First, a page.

- What is Long-tail keywords?
- Why focus on long-tail keywords versus main keywords?
- Reason #1: Long-tail keywords are not that competitive.
- Reason #2: Long tail keywords produce higher conversion rates
- Reason #3: Increases the probability that your content will be viewed
- Seeking qualified searchers with long-tail keywords
- Less Competition equals Lower Cost
- How to find long-tail words
- 1. Google "searches related to..."
- 2. Google autocomplete
- 3. People also ask boxes.
- 4. Report on google search console results
- 5. Google trends
- 7. Quora, Boards and forums
- How to use the long tail keyword
- Benefits of long-tail keywords
- It's going to help you rank for short-tail keywords too
- Optimizes your blog approach
- It helps you to personalize your content
- You can get your ideas from google analytics
- It prepares you for tomorrow's trends
- Final thought
A long-tail keyword is a search term that has three or more words. For example, in the search term “fingerless gloves,” the two words are “fingerless” and “gloves.” Long-tail keywords are more specific than short-tail keywords, which are two-word phrases.
But it's much deeper than that...
Long-tail keywords are longer and more descriptive keyword phrases that visitors are more likely to use when closer to the point of purchase or when using voice search. They're a little counter-intuitive at first, but they can be incredibly useful if you know how to use them.
Consider it this way: if you are a company that sells coffee tables, it is likely that your pages will never appear near the top of the organic "coffee tables" search because there is too much competition (especially if you are a startup or a smaller company).
But if you deal with contemporary art-deco coffee table, keywords like "Modern Art Deco-influenced oval coffee table" will reliably find those customers searching for precisely that product. Managing long-tail keywords is just a matter of creating stronger communication lines between your company and consumers who are already out there, actively searching for what you're selling.
Think about it: if you google the word "coffee table" (a very vague keyword often referred to as "head term"), what are the chances that you'll end up clicking through to a sale?
But if you google "marble rectangle coffee table" you know just what you're looking for, and you're probably prepared to pay for it. You would certainly draw less traffic with a long-tail keyword than you would do with a more popular one, but the traffic you do draw will be better: more concentrated, more dedicated, and more desirous of your services.
There are three major reasons why you would want to concentrate on long-tail keywords:
When it pertains to SEO, long tails are much less competitive than shorter head terms. (What makes it easier for them to rank) For instance, a short tail keyword like "coffee table" has more than 6 billion Google results: So if you're going to rank #1 in Google for that query, you're going to need 2 billion more pages.
On the other side, look at the long-tail version of the keyword, like "modern coffee table." The long-tail keyword has significantly less competition than the main term "coffee table." The same principle also applies to Google Adwords (PPC). Long-tail can be cheaper to bid than the super common head terms.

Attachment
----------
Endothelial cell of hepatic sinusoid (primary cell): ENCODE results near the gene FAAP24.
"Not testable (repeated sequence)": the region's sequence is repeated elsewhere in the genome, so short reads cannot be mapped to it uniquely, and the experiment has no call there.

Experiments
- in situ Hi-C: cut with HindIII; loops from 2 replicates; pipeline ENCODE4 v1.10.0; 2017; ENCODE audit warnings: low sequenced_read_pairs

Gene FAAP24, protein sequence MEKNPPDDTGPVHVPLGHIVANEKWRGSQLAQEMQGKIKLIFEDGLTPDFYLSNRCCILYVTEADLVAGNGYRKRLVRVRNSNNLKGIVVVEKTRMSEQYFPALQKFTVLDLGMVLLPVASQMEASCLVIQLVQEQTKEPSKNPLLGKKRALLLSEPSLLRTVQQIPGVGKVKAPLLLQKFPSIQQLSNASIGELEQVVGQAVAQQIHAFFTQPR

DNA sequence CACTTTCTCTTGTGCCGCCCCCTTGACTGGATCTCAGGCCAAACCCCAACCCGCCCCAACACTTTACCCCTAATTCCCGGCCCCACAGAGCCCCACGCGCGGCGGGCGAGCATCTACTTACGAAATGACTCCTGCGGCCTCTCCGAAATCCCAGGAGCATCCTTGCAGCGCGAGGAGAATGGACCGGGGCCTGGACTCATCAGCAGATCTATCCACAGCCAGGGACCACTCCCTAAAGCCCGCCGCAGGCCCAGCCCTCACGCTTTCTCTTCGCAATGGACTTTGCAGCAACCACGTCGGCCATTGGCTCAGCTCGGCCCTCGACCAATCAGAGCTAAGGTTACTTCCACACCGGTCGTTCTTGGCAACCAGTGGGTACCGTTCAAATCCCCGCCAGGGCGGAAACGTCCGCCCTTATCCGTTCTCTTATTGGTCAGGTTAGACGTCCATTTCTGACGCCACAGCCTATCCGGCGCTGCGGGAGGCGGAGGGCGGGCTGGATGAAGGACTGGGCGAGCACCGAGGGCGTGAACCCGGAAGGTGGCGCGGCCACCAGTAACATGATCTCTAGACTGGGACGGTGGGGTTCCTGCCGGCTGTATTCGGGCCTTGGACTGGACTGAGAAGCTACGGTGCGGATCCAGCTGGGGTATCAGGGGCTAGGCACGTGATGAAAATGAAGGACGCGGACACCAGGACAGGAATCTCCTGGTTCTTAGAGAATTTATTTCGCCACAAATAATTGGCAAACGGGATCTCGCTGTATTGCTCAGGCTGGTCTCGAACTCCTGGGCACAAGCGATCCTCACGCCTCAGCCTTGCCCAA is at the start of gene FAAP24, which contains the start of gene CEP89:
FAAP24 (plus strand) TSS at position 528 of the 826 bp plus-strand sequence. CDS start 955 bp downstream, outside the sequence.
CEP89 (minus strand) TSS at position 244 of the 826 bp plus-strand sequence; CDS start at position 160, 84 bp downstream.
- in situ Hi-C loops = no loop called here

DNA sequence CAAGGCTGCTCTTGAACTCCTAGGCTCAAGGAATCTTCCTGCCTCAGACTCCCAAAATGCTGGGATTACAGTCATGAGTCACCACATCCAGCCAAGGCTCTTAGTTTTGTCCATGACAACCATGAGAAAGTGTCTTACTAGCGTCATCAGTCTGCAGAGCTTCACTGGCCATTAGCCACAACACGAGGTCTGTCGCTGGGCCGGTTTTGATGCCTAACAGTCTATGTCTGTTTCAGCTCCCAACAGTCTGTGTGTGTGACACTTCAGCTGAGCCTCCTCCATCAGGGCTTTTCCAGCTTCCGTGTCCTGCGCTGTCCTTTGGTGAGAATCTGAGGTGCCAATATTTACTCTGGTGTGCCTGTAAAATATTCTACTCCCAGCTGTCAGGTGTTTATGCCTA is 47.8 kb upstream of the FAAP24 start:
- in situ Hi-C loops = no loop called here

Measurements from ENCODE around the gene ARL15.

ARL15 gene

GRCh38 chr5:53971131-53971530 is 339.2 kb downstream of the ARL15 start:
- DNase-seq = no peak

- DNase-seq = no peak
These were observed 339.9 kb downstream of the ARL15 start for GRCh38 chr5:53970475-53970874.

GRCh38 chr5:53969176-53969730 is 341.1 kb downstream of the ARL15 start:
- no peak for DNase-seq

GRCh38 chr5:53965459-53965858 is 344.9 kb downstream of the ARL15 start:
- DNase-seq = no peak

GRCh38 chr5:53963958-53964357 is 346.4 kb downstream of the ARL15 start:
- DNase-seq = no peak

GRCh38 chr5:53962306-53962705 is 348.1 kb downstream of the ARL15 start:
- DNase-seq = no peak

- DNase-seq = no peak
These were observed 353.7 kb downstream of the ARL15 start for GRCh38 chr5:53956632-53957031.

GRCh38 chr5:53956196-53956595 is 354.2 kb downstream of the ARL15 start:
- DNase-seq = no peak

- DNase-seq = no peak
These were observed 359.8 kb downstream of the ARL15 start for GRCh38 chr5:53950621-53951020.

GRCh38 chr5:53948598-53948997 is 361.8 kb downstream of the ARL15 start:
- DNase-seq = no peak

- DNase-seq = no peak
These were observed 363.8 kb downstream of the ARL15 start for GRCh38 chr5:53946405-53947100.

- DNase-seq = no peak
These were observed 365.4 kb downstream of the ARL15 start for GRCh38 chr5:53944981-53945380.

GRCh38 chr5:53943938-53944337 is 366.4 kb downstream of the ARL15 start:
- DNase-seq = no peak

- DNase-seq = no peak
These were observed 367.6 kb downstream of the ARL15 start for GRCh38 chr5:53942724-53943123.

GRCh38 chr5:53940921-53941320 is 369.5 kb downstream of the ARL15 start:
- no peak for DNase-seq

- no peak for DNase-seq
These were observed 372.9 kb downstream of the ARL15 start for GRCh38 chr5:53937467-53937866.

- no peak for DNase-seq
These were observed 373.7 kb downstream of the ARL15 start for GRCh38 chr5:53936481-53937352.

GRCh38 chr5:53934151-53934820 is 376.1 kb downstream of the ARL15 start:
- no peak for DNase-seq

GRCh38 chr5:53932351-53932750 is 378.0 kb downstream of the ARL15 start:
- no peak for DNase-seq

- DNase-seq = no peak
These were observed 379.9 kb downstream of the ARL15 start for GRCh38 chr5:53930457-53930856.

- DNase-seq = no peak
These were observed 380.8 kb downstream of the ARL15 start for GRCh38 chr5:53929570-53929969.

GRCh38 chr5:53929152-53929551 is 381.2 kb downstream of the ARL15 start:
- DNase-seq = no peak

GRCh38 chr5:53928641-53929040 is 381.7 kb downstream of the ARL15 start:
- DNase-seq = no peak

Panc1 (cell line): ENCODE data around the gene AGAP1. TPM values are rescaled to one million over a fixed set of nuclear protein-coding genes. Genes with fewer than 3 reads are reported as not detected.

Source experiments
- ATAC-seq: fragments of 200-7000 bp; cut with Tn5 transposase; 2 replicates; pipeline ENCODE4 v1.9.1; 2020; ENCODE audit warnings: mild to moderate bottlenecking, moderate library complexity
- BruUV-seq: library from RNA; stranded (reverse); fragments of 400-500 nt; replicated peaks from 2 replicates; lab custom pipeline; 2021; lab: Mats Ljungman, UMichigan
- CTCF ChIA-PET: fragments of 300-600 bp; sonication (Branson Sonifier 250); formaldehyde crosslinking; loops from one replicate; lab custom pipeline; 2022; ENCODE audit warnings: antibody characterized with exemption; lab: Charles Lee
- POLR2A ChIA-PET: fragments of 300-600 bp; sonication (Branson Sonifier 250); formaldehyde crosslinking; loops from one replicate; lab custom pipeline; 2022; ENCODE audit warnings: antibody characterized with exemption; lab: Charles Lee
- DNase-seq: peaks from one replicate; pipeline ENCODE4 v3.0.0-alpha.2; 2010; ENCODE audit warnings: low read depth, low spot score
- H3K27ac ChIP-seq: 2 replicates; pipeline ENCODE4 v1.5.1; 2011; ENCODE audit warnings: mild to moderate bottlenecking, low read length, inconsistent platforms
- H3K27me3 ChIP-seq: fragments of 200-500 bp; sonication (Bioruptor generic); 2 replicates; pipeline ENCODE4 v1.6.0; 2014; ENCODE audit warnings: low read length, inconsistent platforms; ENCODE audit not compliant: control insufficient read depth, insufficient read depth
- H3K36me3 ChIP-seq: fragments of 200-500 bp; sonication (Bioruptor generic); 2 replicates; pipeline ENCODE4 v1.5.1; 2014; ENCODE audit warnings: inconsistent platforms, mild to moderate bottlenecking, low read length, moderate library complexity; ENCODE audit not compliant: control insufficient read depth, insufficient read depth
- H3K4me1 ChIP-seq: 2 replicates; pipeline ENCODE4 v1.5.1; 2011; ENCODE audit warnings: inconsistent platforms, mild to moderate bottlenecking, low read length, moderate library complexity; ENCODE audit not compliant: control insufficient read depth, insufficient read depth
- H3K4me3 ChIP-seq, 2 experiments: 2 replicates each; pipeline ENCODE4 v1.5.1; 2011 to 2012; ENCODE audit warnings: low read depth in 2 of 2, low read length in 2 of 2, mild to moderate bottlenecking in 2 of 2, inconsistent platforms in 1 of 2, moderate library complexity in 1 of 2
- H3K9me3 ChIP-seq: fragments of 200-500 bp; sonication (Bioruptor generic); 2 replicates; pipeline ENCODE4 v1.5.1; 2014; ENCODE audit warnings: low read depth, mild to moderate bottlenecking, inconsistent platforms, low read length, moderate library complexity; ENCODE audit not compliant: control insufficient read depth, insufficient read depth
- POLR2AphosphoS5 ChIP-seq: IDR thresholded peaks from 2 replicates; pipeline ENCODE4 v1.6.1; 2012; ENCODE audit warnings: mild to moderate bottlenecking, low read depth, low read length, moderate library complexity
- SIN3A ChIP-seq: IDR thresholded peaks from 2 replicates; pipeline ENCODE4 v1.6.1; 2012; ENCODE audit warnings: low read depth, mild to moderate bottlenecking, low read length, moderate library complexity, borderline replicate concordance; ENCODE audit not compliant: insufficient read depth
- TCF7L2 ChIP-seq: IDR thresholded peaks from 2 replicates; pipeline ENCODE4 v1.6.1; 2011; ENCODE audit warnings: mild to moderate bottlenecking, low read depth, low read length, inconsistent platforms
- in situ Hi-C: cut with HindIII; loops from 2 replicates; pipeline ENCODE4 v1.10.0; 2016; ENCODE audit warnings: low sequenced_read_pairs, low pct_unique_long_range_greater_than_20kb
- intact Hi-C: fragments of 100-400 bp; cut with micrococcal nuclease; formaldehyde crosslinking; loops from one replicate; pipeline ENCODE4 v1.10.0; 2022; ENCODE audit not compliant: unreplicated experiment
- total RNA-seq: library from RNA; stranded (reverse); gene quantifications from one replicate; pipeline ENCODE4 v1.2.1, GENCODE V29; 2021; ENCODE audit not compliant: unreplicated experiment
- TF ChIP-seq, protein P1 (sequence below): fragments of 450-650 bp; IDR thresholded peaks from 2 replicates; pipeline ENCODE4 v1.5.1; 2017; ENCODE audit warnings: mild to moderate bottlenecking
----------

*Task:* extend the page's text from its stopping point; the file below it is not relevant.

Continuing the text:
Long-tail searches are just not longer. They're more descriptive, too.
In other words: People looking for long-tail terms appear to be a lot further down the purchasing cycle than people looking for head terms. Take a keyword like, for example, "keto diet."
Someone looking for a keto diet is simply trying to understand what it's all about. Or just how it works. That means that they're not ready to buy it. But those looking for a longer version of the term (like "keto diet supplement") are a lot closer to making a purchase. Bottom line? The traffic you get from long-tail terms seems to convert very well.
Whenever anyone searches for a long-tail keyword, the results of modern Google searches are much more customized by place, age, sex, interests, etc. This means that two users entering the same search term can see different results. Long-tail keywords will help to tailor your website for various types of searchers since they are more descriptive.
Want more reasons? Here's two more:
With shorter keywords, ranking competition can be difficult, but visits can be fragmented, and ROI can be tiny. With the smart implementation of long-tail keywords, you might be able to bring in less traffic, going solely by numbers.
Still, the return on your investment would be proportionally far higher: you will draw precisely the audience you're aiming for, and that audience will be far closer to the point of purchase than your less-savvy rivals.
Long-tail keywords are important for a business that want their content to appear in organic Google searches. Nonetheless, they have the potential to be far more valuable to your business running paid search marketing campaigns. Because there is less competition for long-tail keywords, the cost per click is undoubtedly lower.
You can get higher ad rankings on related searches by targeting longer, more targeted long-tail keywords in your AdWords advertising without having to pay a premium per click. The key is to find a reliable, sustainable source of long-tail keywords that are relevant to you and your niche. Surprisingly, most keyword suggestion tools ignore this wealthy group, focusing solely on the lion's head and ignoring the rest of the pack.
So, what are your choices?
Here are nine methods to find long-tail keywords.
You'll ever find that when you scroll to the bottom of Google's search results, there's a segment called "Search related to..."? In a way, this little area is a gold mine for long-tail keyword research.
- Remove one of the keywords from the "Searches related to..." field and add that term to Google.
- Find out the results of "Searches related to..." for that keyword.
- Repeat the process until you've got a huge list of awesome keywords.
You've likely seen Google Autocomplete before in play. And this is definitely my favorite way to find long tails. Why? Since the suggestions, you get come directly from Google. To use Google Autocomplete to research keywords, you could just enter the keyword: OR You may type a keyword plus a letter: